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By Abe Villarreal

We’re too afraid to know what we don’t know. These days, we know less and less of what we should now.

 Sounds like a riddle. With so many ways of consuming information, we are choosing less and less consumption of important things, life-changing things.

 We go where we are comfortable. We hear people that tell us what we want to hear. If we disagree, and we do so easily, we turn away.

 Gone are the times when we were challenged. We want to convince others of why we believe what we believe, but we don’t want to give others the chance to do the same to us.

 Learning and listening are passé. They are missing everywhere, not just in politics, and even in the highest office of the land, but also in our community and neighborhoods.

 What is truth? Do we all have our own truth? We act like the Cowardly Lion in The Wizard of Oz who keeps telling himself that he believes in ghosts, over and over again.

 If we say it enough, we’ll believe it. It’s hard to know what to believe in this age of information. When I scroll down my Facebook feed, I catch some of my smart friends posting news articles that sound legitimate. Once I click, I’m lead to a satirical site.

 News stories about cops killing innocent people, or political figures collaborating with dictators, they lead to fake news sites.

 What is happening? Why do we have the urge to let people know things that aren’t true? Do we ourselves believe what we are reading?

 The old game of telephone has taken a new breath of life and a turn for the worse. What we share sometimes is missing that kernel of truth that used to get passed along in even the most twisted of stories.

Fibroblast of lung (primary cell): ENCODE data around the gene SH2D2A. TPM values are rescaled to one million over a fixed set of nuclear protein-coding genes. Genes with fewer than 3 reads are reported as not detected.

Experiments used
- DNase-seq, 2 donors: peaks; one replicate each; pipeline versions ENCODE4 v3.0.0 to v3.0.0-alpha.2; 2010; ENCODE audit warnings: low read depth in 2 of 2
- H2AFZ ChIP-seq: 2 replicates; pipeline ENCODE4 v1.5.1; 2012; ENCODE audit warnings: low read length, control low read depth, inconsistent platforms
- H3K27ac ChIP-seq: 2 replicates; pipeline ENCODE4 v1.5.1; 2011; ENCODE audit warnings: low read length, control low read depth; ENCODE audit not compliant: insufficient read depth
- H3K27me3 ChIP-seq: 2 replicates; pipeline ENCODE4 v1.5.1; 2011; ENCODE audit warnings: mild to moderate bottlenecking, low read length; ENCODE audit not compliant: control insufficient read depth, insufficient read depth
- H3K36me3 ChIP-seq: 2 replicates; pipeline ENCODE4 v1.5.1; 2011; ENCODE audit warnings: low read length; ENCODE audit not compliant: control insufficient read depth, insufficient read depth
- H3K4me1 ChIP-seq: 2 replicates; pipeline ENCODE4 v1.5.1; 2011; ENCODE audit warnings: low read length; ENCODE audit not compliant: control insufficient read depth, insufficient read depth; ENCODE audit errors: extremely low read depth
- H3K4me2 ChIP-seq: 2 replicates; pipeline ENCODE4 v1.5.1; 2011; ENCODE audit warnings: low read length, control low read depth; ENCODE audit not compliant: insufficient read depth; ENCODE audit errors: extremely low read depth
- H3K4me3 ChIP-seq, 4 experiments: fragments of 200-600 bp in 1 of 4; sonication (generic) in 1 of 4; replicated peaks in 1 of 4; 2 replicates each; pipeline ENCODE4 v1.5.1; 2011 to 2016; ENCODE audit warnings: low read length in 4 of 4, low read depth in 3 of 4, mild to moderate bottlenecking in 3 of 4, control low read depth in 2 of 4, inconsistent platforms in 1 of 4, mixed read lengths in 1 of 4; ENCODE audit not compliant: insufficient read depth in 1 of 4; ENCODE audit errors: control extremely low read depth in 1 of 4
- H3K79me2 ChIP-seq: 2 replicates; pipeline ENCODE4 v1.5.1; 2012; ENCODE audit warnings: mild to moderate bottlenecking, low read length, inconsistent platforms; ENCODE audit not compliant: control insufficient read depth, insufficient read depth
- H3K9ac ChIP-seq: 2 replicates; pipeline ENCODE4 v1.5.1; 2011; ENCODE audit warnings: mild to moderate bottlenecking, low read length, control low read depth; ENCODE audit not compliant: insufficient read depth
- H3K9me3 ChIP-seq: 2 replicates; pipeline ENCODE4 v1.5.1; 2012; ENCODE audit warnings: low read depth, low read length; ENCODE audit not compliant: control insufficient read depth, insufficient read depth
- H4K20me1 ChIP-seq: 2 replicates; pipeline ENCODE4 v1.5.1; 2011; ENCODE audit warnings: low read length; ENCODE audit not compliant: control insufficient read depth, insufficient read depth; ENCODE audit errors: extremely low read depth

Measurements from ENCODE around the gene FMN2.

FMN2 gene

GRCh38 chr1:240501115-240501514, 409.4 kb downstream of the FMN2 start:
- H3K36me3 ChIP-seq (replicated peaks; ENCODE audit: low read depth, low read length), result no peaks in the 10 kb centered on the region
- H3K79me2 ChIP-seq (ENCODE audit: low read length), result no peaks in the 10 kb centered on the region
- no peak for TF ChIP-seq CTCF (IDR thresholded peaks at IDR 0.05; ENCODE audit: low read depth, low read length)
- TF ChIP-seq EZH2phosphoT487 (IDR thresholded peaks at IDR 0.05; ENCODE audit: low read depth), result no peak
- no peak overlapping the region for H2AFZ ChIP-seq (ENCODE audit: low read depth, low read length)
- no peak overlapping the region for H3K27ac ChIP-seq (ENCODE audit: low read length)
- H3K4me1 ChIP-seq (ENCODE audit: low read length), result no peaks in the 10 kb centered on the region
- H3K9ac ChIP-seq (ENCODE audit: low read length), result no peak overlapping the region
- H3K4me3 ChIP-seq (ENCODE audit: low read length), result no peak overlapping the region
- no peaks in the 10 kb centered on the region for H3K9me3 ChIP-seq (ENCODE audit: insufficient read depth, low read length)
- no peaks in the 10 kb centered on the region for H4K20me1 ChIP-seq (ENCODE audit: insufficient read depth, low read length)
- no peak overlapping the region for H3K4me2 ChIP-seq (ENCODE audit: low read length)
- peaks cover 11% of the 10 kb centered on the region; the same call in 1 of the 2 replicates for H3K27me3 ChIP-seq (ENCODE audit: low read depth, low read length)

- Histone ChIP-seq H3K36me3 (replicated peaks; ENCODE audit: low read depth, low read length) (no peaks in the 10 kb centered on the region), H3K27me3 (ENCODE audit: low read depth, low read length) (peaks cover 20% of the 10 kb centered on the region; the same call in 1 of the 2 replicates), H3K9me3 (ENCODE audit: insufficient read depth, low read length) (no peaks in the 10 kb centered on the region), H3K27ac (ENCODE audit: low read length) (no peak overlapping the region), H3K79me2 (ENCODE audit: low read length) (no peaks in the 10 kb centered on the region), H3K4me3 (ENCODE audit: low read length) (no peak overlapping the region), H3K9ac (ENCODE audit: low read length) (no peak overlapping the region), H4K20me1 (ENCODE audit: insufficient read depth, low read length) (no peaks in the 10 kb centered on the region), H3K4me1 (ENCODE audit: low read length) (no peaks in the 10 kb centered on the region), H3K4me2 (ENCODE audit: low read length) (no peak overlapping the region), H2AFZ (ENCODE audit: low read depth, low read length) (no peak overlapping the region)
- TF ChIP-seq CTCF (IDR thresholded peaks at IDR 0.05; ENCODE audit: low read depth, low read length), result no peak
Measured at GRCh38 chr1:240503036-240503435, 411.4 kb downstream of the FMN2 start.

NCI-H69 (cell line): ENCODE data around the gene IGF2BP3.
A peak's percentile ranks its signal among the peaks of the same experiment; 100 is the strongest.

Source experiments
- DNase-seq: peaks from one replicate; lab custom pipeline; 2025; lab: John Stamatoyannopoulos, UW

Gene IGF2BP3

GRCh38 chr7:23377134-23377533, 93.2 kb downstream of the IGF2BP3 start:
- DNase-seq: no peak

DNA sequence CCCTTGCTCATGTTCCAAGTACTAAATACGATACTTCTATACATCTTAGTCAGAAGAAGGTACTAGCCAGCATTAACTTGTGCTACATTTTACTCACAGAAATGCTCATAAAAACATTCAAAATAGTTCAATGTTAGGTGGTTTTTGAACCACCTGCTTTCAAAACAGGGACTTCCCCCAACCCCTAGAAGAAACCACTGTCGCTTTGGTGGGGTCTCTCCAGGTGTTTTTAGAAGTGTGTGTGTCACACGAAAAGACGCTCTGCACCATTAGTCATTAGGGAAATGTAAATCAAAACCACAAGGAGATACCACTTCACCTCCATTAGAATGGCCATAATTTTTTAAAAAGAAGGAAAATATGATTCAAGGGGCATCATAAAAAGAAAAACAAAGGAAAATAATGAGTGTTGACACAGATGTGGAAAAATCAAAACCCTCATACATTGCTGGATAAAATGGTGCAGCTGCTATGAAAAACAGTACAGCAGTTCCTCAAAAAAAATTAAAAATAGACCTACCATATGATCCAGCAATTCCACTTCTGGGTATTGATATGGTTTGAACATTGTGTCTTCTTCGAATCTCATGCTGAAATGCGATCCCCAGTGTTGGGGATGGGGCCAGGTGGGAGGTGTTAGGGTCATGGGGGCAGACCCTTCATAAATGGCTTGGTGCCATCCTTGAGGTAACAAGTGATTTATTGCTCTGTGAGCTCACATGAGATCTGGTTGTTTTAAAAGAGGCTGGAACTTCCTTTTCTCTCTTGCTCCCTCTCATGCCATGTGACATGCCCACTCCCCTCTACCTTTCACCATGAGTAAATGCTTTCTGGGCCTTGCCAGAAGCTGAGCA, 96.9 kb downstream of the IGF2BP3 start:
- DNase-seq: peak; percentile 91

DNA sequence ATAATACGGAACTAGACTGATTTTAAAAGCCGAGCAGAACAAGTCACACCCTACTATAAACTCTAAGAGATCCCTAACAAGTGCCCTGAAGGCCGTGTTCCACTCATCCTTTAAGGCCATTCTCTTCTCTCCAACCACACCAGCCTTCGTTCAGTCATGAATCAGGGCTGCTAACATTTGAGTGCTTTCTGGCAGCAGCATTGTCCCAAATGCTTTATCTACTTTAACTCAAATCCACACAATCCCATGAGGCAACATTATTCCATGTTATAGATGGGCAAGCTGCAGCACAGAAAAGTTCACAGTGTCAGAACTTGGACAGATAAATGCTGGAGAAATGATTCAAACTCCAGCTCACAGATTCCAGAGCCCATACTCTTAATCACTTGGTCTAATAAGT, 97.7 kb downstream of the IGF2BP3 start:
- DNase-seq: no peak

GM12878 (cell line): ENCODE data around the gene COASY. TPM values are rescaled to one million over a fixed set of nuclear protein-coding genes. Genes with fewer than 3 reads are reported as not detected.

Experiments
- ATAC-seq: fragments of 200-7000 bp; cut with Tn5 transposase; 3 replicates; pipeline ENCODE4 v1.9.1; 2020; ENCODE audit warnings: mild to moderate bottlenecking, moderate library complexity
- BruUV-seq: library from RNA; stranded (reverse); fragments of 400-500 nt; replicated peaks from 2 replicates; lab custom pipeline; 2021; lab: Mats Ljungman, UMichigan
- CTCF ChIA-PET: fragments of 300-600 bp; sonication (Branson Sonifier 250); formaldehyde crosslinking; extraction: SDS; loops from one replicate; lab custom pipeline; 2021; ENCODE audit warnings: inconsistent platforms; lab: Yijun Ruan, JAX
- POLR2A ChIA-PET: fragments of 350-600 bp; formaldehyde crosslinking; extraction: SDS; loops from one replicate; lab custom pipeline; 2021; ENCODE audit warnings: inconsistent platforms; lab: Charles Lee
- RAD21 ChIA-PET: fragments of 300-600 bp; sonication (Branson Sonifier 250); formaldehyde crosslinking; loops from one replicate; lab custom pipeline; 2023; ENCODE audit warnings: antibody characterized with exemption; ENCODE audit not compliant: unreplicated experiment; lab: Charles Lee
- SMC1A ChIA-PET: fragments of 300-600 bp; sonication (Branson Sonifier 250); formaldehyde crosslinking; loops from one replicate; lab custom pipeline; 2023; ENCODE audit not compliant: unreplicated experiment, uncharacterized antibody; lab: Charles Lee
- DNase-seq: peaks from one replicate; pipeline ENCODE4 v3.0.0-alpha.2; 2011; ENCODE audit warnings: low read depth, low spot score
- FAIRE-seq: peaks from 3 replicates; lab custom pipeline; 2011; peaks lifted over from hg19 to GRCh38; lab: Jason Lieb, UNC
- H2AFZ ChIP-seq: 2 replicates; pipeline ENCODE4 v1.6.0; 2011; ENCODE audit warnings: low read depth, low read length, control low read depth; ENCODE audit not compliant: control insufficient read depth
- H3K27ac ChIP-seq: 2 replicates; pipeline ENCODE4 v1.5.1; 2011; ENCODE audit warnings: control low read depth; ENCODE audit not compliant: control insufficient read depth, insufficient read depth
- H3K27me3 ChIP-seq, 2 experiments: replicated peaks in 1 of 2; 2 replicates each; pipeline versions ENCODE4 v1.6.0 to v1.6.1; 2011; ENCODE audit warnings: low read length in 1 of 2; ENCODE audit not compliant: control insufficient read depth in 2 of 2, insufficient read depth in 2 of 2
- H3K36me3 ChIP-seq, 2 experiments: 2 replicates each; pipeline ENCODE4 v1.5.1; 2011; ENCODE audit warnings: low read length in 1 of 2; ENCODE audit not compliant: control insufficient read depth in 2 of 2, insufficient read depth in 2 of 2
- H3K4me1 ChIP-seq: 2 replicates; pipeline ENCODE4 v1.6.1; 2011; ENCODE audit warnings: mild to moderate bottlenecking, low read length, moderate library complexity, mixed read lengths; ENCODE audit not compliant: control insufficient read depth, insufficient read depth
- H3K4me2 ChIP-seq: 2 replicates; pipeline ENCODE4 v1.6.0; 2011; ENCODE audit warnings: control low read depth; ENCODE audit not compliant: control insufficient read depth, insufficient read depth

When I turn on the cable news channels, one primetime host is telling me that our leaders are fine, its just that the system is out to get them, and we shouldn’t trust the system.

 On another channel, I’m hearing that our leaders deserve to be kicked out of office. They don’t care about you and me. Our elected officials are steering a ship that is quickly headed towards an iceberg. We’re all doomed.

 We can’t be in a good place as a society if we are a confused people. Less and less is unifying us, holding us together as a vast community that’s different but has shared values.

 We are all different, in ways that we haven’t been different before. We believe in opposite truths, and when we do that, we don’t understand each other anymore.

 When that happens, we become unrecognizable to one another, because we all believe that we are right and the other person is wrong.

 It’s hard to know what to believe anymore and who to believe. These are confusing times, and the people are worried.

 Abe Villarreal is the Director of Communications at Western New Mexico University. When not on campus, he enjoys writing about his observations on marketing, life, people and American traditions.

Live from Silver City

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